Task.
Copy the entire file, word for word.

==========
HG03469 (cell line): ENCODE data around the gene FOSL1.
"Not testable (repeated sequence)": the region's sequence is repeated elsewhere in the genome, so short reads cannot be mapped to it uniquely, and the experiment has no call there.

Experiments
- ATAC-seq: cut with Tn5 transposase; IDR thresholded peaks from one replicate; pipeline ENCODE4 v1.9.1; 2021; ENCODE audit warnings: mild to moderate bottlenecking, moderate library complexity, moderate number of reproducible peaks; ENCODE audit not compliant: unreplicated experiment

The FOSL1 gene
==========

HG03469 (cell line): ENCODE data around the gene FOSL1.
"Not testable (repeated sequence)": the region's sequence is repeated elsewhere in the genome, so short reads cannot be mapped to it uniquely, and the experiment has no call there.

Experiments
- ATAC-seq: cut with Tn5 transposase; IDR thresholded peaks from one replicate; pipeline ENCODE4 v1.9.1; 2021; ENCODE audit warnings: mild to moderate bottlenecking, moderate library complexity, moderate number of reproducible peaks; ENCODE audit not compliant: unreplicated experiment

The FOSL1 gene